This Thursday, October 4th, workers at four companies will down tools as part of coordinated strike action.

The Bakers Food and Allied Workers Union (BFAWU) fast food campaign will now involve not just a McStrike, but also a Spoons Strike. Workers at two Wetherspoons pubs in Brighton are walking out for the first time in the company’s history. Workers organised with Unite at TGI Fridays will also take part in a coordinated day of strike action in the hospitality sector, with a joint rally at Leicester Square scheduled for 11am on the day.

However, the most significant development on Thursday will be the national combined strike action of UberEats and Uber taxis workers (organised with the IWW, IWGB, GMB and UPHD). Platform workers will, with this intervention, lead the development of a new industrial alliance.

UberEats workers on strike in East London 20th September 2018

This combined action was made possible because the pre-organised strike date set by BFAWU and Unite happened to fall a fortnight after the biggest ever UberEats strike, in London. UberEats strikes in Cardiff, Plymouth, and Glasgow in the same month provided evidence of national momentum within the food platform workforce for a bigger fight. The IWW Couriers network, which has been the leading vehicle for food platform worker organising over the last year, was therefore in a position to respond to the initiative of McDonald’s, TGIs and Wetherspoons workers. The UPHD (United Private Hire Drivers), a federated branch of the IWGB which primarily organises Uber taxi workers on a national scale, joined in by pledging their support for the strike, and the IWGB couriers and logistics branch and GMB have followed suit. The October the 4th strike is the result of this convergence of struggles.

The possibility for an alliance between workers at McDonalds and UberEats has been evident since the IWW couriers network released a statement in support of the McStrike in April this year. UberEats does a huge proportion of its deliveries from McDonalds, So much so that lots of McDonalds sites act as informal zone centres, where workers wait in between deliveries. That potential industrial alliance will now be turned into a reality.

Trade union law is not applicable to ‘independent contractor’ gig workers, meaning that a prohibited repertoire of highly effective tactics that have been banned since the 1980s are now significantly easier to pull off. Solidarity strikes, secondary picketing and flying pickets are firmly back on the table. This first coordinated strike action will be a chance to see these tactics in action.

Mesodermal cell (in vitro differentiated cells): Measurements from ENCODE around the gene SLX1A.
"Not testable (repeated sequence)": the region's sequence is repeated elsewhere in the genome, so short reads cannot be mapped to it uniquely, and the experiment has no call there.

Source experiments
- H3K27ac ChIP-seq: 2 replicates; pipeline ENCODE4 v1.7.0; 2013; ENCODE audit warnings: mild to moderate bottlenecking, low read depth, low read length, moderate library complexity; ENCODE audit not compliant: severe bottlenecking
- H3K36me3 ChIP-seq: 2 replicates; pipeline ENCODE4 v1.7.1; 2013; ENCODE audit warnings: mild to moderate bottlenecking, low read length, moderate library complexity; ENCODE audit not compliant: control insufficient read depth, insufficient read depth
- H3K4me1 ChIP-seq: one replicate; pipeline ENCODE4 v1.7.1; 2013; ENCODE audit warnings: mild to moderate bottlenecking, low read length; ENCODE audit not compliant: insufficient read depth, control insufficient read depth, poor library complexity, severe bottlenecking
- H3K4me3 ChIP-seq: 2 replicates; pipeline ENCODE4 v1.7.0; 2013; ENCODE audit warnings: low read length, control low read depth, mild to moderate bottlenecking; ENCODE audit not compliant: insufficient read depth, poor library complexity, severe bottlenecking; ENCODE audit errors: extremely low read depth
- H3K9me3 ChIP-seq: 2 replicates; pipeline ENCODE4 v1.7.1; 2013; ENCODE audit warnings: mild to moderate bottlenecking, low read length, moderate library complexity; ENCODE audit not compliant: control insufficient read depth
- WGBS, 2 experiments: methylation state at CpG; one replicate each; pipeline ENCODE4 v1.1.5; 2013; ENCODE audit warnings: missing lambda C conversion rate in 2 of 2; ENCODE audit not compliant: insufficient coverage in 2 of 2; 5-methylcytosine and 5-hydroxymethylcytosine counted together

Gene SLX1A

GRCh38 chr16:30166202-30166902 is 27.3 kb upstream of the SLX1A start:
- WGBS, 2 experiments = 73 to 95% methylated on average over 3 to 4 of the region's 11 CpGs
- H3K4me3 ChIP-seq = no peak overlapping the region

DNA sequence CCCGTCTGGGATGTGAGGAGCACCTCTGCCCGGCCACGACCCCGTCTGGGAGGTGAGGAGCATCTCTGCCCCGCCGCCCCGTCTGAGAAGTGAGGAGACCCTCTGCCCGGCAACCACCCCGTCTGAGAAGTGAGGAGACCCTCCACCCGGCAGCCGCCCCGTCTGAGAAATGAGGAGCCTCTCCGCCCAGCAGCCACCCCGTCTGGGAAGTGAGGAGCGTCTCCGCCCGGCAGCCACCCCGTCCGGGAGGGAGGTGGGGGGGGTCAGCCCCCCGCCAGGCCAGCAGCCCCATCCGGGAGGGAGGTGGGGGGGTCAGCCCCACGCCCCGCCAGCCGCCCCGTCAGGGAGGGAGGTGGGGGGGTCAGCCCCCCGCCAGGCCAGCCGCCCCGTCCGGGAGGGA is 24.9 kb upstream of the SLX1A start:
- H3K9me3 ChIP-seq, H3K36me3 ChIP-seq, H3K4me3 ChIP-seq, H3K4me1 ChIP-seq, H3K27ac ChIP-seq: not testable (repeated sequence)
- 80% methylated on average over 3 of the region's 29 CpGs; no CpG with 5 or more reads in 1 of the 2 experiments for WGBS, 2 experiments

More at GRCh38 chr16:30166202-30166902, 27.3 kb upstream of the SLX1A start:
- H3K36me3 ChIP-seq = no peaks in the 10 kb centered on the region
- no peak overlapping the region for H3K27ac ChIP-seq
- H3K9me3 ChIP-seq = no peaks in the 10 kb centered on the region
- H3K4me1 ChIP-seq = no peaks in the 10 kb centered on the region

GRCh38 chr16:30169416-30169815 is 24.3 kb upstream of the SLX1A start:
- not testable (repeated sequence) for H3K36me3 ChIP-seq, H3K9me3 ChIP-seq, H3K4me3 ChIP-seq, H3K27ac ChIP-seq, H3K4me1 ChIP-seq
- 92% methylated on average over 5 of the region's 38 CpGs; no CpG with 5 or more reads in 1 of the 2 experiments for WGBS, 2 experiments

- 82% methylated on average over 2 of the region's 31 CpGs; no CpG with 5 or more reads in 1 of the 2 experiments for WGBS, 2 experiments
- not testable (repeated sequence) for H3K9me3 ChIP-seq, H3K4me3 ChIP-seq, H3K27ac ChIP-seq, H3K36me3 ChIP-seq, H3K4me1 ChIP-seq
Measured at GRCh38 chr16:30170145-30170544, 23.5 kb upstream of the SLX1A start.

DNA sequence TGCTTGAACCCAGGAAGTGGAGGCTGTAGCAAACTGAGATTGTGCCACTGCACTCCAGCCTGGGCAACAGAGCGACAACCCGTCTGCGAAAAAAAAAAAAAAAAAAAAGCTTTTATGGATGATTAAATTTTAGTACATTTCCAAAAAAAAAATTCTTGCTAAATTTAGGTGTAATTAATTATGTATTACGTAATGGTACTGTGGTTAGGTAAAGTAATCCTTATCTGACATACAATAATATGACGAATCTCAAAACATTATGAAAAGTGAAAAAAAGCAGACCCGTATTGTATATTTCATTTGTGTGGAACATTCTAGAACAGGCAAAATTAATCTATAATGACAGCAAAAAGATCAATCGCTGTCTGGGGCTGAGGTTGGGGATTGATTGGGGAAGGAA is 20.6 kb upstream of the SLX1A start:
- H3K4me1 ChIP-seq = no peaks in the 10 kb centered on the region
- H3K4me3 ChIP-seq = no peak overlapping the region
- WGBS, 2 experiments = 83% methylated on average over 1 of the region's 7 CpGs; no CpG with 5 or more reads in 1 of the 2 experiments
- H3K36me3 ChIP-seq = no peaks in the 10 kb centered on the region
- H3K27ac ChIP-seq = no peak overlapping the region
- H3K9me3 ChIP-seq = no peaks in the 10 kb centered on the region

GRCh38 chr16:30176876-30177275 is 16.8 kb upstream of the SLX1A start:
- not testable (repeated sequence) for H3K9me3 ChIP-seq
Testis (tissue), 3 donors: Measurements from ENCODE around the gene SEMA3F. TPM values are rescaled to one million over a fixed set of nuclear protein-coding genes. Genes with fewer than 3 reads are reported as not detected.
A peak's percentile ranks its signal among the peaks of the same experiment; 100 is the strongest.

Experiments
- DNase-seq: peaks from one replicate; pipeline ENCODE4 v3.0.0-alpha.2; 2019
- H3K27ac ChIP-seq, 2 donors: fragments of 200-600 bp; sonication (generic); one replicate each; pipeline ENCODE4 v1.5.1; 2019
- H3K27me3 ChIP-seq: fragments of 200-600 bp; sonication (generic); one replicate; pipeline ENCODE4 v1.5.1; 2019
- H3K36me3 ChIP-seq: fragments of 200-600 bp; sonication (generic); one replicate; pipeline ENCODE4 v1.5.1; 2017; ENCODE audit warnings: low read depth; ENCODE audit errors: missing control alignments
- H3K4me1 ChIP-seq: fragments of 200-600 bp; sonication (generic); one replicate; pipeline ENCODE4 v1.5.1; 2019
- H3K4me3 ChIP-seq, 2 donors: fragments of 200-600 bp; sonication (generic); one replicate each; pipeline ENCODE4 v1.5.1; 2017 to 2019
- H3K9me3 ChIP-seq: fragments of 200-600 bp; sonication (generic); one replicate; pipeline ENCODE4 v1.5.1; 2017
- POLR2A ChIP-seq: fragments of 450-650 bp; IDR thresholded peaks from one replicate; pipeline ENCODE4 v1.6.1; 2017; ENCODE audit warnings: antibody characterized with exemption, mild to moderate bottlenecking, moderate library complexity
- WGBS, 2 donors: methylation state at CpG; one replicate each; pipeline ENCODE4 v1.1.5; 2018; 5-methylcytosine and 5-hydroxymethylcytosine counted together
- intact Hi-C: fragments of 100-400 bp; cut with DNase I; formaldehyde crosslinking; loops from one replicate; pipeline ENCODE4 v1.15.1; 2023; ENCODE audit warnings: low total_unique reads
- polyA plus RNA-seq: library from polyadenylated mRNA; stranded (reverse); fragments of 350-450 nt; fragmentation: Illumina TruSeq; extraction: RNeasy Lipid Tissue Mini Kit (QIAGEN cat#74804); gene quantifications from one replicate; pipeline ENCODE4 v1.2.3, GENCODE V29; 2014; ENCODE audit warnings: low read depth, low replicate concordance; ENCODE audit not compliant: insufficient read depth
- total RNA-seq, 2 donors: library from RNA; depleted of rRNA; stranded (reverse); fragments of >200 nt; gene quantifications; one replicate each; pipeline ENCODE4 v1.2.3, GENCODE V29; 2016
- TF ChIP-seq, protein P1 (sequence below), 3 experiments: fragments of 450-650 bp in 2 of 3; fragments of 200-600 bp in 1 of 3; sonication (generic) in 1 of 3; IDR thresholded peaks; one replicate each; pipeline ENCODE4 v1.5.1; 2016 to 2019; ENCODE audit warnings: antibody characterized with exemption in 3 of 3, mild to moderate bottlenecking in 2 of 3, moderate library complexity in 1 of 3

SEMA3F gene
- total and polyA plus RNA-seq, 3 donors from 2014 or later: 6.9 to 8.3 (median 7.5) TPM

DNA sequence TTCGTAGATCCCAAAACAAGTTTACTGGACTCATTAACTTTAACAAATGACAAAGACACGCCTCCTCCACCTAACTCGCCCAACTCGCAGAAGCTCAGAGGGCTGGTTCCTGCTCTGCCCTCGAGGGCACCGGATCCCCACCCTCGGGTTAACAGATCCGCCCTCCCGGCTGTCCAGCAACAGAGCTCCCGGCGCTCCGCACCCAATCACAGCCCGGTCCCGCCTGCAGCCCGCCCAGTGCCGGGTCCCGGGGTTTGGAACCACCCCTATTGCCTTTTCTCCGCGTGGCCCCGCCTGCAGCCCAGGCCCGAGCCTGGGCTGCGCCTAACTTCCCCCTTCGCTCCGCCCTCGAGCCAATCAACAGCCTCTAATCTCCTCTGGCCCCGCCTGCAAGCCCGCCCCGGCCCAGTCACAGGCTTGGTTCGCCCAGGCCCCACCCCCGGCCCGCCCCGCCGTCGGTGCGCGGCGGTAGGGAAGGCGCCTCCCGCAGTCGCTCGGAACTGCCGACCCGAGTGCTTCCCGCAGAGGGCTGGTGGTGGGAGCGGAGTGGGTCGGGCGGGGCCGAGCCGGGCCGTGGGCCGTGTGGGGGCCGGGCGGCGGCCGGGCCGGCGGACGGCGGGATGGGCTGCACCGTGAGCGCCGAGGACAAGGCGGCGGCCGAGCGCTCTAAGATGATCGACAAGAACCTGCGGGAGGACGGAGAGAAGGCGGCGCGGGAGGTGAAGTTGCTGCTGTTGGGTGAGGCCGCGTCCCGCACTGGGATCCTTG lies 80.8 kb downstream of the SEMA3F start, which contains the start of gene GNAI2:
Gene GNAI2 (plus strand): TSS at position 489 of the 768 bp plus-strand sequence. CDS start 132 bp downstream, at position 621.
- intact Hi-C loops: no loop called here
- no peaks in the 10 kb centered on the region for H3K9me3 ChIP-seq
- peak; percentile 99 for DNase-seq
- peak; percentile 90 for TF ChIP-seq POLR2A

The platform worker unions’ ability to call a strike in such a short timescale is also reliant upon the irrelevance of formal balloting processes for their workforces. There is no way this action could have occured if all parties involved in October 4th had been both bound by and compliant with existing trade union legislation.

In London, where the IWW couriers network did not previously have a footing, a small number of drivers and activists have been able to recruit hundreds to the strike in less than two weeks. On one hand, this is due to the high degree of militancy and organisation which drivers have developed independently in the recent past. On the other, the couriers network model has allowed the union to concentrate and coordinate this militancy on a national scale, without the demobilisation which would have resulted from classic unionising procedures. It remains to be seen if the IWW will be able to make use of these connections to develop a new level of national organisation for platform workers.

Support for the strike from social movements and workers elsewhere could play a pivotal role on the day. There will be upwards of 10 picket lines across the UK, including the north of Ireland. The various public calls for solidarity are listed below. This is an opportunity for the socialist movement to respond to the initiative of organised workers and reinforce their leverage.

The strike will follow wildcat strike action by workers at the cooperatively owned Ivy pub in south London, also organised with the BFAWU. After beginning the process to force statutory union recognition, four trade unionists were victimised by pub management. In response, the whole workforce walked out on the 30th of Septmeber, and are still out at the time of writing. Their demands are for the reinstatement of the four worker and an end to the use of zero hours contracts.

Additional actions may be called at any time before the 4th, and the situation remains very fluid.

Calls for Solidarity

6.30pm: Wetherspoons and UberEats demonstration at the clock tower before picketing workplaces

6-8pm: Uber Eats demonstration and picket at McDonalds Broadmead

5pm: UberEats demonstration and picket at McDonalds Queen Street

Midday: UberEats/Uber taxi demonstration at George square
6pm: UberEats/Uber taxi demonstration George square

8am: McStrike picket of Brixton McDonalds
11am: McDonalds, Wetherspoons and TGIs joint strike rally at Leicester Square
5.30pm: UberEats strike demonstration and flying picket at Uber HQ, Aldgate Tower (bring bikes!)
5-9pm: Local UberEats pickets at McDonalds around the city: Clapham High Street, Bethnal Green, Holborn and North Finchley.

5pm: UberEats pickets at McDonalds Grainger st. and Northumberland st.

Pending details










Image courtesy of the Industrial Workers of the World


Achille Marotta

Achille was a founding editor of Notes from Below.

Callum Cant (@CallumCant1)

Callum Cant is the author of Working for Deliveroo and a postdoctoral researcher at the Oxford Internet Institute. His research focuses on Artificial Intelligence in the workplace, and how technological change interacts with worker self-organisation.